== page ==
Meet Vanilla OS, a Linux distribution that aims to create a true Vanilla Gnome experience on Ubuntu

Ubuntu Linux is, without doubt, the most famous Linux distribution in the world, and it is the base for building many other popular Linux distributions such as Linux Mint, elementary OS, and Zorin OS. but and although Ubuntu comes with a modified desktop interface based on GNOME, and most of the core GNOME applications can be installed on Ubuntu, the distro does not achieve the experience of the pure GNOME desktop environment experience or what is known as the Vanilla experience, and there is no other distribution based on Ubuntu that achieves this unique experience.

In an attempt to achieve this experience, Mirko Brombin has created a new Linux distribution called VanillaOS, which seeks to provide the vanilla GNOME experience on Ubuntu with some useful changes, without any change in the user experience.

VanillaOS has been in development since last September, and only a few days ago it became available for an open beta. The open beta's goal is to enable developers and testers to participate in testing the distribution and troubleshooting problems and bugs in it, to report or help fix them, before the first stable release of the distro is out next month.

The first release of the distribution will be based on the just-released Ubuntu 22.10, and the distro will follow the Ubuntu release cycle, so we can expect a VanillaOS 23.04 release next spring. and unlike Ubuntu which forces users to use the Snap packaging format, Vanilla OS offers users during the system setup, the choice to choose between using Flatpak, Snap, or AppImage formats or using them all at the same time.

Vanilla OS is an on-demand immutable distribution where the system is in read-only mode to protect it from being corrupted, either by unwanted changes being made by a third-party application or when performing a faulty update. At the same time, some OS paths such as the home directory are still writable, enabling the user to store his personal files and ensure the normal functioning of installed applications.

When the user needs to make a change to the system like editing a configuration file that is not in the common directories or installing drivers, he can use a built-in utility called "almost», to temporarily disable the system immutability, making the system writable to enable the user to make the desired changes and then return the system to its original state. the "almost" utility has no support for snapshots, so any change made to the system is permanent and cannot be reverted without restoring from a backup or downgrading the system.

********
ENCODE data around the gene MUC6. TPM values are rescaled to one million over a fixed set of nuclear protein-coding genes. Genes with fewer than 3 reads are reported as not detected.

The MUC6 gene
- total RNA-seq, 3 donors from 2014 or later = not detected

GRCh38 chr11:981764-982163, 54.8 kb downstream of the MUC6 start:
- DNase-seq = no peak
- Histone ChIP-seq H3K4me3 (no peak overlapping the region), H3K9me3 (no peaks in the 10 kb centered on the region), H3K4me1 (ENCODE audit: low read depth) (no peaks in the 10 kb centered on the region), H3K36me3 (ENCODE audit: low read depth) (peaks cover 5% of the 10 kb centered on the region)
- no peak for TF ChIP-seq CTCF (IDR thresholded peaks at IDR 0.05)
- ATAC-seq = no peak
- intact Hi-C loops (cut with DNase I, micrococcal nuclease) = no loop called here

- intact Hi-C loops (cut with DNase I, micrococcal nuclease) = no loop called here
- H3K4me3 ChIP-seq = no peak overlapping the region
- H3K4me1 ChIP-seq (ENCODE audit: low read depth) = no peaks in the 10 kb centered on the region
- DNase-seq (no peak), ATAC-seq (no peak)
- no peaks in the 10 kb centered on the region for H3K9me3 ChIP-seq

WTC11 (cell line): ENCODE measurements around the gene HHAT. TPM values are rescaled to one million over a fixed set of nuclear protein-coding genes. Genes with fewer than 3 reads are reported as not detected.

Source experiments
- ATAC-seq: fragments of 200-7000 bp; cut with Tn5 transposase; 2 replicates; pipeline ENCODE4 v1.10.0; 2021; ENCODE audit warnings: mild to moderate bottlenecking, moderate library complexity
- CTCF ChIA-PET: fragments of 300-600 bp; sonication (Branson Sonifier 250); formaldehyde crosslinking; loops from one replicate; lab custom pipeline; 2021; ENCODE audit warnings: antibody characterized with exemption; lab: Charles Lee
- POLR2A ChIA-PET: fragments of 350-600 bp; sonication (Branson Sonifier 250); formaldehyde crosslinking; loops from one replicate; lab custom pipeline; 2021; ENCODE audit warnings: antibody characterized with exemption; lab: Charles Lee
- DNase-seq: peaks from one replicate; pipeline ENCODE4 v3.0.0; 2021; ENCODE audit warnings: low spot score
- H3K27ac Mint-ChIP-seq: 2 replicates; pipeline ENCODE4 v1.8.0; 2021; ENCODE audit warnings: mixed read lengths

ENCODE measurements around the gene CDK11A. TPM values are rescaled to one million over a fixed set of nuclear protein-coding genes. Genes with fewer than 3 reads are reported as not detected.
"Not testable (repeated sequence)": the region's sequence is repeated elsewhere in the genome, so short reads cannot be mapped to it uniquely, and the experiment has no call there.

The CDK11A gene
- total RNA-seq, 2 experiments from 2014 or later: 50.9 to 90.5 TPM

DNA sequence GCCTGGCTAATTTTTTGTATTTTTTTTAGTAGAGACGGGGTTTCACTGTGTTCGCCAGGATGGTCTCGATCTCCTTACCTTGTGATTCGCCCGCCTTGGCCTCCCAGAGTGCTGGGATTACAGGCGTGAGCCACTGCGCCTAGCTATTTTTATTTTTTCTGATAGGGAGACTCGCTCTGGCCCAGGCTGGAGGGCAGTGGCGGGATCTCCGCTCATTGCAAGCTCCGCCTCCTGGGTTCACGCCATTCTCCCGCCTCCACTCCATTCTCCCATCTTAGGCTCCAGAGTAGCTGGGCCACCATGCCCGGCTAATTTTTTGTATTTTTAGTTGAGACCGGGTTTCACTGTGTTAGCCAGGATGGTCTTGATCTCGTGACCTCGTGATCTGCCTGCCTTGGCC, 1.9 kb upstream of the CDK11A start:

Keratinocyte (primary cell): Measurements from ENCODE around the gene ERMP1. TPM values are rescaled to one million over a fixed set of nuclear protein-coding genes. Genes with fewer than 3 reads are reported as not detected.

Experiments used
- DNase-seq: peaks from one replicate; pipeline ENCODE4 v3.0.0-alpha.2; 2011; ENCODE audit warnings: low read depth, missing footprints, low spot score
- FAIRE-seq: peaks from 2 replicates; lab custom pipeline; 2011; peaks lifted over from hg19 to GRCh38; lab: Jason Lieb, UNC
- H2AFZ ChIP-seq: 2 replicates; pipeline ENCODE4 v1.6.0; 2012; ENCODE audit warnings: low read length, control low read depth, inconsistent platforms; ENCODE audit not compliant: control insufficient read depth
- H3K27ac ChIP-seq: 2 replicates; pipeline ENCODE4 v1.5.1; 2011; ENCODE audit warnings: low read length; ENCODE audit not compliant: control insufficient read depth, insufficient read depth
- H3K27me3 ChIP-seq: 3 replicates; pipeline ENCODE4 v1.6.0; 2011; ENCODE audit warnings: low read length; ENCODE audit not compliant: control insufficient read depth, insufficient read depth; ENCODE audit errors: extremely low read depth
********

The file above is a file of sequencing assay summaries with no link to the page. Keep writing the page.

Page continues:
Vanilla OS has an alternative package manager to apt for Ubuntu called apx, which is a package manager based on the idea of installing programs in isolated managed containers, to protect the root system from the risk of breaking due to incompatible, poorly constructed, or conflicting packages.

 These containers are fully managed by apx and have restricted access to your system’s resources, while still being able to use the same drivers, display server, etc. This container can be bypassed using the '--sys' flag, although is not recommended when desiring to install a package that cannot be installed on a managed container such as a kernel module.

Meanwhile, “Your home directory is mapped inside the container, so you can access your configuration files, preferences, and other vital data needed by the installed packages, as well as being able to access your own files from the installed software, e.g., by opening a file in LibreOffice” according to the distro website.

The apx package manager also supports installing packages from the Arch User Repository (AUR) by using the "--aur" flag, thus creating a second Arch Linux-based container inside Vanilla OS to do this process, and Vanilla OS developers also plan to add support for the Nix package manager as well in the future.

Vanelli OS is still in its development stage, and it is at this stage unstable and not suitable for daily use (even if it is a beta release), and some of the features may not work as expected, but it is definitely a great and promising project that will provide a pure GNOME experience based on Ubuntu, which is something users have been dreaming about for a long time.

Lastly, the open beta of VanillaOS can be downloaded directly from the distro's iso-builder Github repository, by selecting the latest workflow (first link at the top) Then scroll down the page to find the distro download link under the Artifacts section (VanillaOS 22.10). The OS will be downloaded in zip format, all you have to do is decompress it and you will find the ISO file inside the resulting amd64 folder. 

You can find more information about vanilla OS on their official website (still in development, some sections are not yet complete), or on their official Discord channel.

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